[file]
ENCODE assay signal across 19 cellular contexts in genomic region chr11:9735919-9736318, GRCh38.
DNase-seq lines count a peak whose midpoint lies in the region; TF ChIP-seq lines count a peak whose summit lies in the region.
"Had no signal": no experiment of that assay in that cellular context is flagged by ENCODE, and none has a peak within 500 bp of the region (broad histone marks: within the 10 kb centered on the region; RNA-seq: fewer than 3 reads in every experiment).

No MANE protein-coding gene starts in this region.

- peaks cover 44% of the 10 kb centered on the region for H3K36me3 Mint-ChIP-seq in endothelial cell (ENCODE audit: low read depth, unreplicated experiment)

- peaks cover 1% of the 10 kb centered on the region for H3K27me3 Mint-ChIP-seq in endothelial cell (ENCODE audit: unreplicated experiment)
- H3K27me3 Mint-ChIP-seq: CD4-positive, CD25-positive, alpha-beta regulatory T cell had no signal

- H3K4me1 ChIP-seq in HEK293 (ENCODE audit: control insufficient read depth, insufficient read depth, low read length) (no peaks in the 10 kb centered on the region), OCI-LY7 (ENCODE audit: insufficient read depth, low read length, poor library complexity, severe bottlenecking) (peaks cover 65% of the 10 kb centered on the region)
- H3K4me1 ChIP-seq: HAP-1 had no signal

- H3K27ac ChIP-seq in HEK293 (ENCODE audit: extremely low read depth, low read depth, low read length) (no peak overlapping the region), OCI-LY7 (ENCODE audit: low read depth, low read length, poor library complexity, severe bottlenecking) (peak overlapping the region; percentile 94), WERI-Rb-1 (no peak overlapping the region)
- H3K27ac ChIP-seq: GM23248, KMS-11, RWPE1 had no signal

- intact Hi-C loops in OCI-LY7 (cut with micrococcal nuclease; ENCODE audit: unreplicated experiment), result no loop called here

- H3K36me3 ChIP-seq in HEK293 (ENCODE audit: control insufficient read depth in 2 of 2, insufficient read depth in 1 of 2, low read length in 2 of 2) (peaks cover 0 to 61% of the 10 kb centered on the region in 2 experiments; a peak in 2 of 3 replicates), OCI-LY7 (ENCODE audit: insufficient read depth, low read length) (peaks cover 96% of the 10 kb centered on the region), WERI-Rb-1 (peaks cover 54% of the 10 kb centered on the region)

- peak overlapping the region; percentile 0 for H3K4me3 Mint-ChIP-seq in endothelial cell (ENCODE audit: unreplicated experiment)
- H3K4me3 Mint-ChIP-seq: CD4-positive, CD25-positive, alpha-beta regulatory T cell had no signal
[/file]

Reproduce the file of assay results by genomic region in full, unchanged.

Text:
ENCODE assay signal across 19 cellular contexts in genomic region chr11:9735919-9736318, GRCh38.
DNase-seq lines count a peak whose midpoint lies in the region; TF ChIP-seq lines count a peak whose summit lies in the region.
"Had no signal": no experiment of that assay in that cellular context is flagged by ENCODE, and none has a peak within 500 bp of the region (broad histone marks: within the 10 kb centered on the region; RNA-seq: fewer than 3 reads in every experiment).

No MANE protein-coding gene starts in this region.

- peaks cover 44% of the 10 kb centered on the region for H3K36me3 Mint-ChIP-seq in endothelial cell (ENCODE audit: low read depth, unreplicated experiment)

- peaks cover 1% of the 10 kb centered on the region for H3K27me3 Mint-ChIP-seq in endothelial cell (ENCODE audit: unreplicated experiment)
- H3K27me3 Mint-ChIP-seq: CD4-positive, CD25-positive, alpha-beta regulatory T cell had no signal

- H3K4me1 ChIP-seq in HEK293 (ENCODE audit: control insufficient read depth, insufficient read depth, low read length) (no peaks in the 10 kb centered on the region), OCI-LY7 (ENCODE audit: insufficient read depth, low read length, poor library complexity, severe bottlenecking) (peaks cover 65% of the 10 kb centered on the region)
- H3K4me1 ChIP-seq: HAP-1 had no signal

- H3K27ac ChIP-seq in HEK293 (ENCODE audit: extremely low read depth, low read depth, low read length) (no peak overlapping the region), OCI-LY7 (ENCODE audit: low read depth, low read length, poor library complexity, severe bottlenecking) (peak overlapping the region; percentile 94), WERI-Rb-1 (no peak overlapping the region)
- H3K27ac ChIP-seq: GM23248, KMS-11, RWPE1 had no signal

- intact Hi-C loops in OCI-LY7 (cut with micrococcal nuclease; ENCODE audit: unreplicated experiment), result no loop called here

- H3K36me3 ChIP-seq in HEK293 (ENCODE audit: control insufficient read depth in 2 of 2, insufficient read depth in 1 of 2, low read length in 2 of 2) (peaks cover 0 to 61% of the 10 kb centered on the region in 2 experiments; a peak in 2 of 3 replicates), OCI-LY7 (ENCODE audit: insufficient read depth, low read length) (peaks cover 96% of the 10 kb centered on the region), WERI-Rb-1 (peaks cover 54% of the 10 kb centered on the region)

- peak overlapping the region; percentile 0 for H3K4me3 Mint-ChIP-seq in endothelial cell (ENCODE audit: unreplicated experiment)
- H3K4me3 Mint-ChIP-seq: CD4-positive, CD25-positive, alpha-beta regulatory T cell had no signal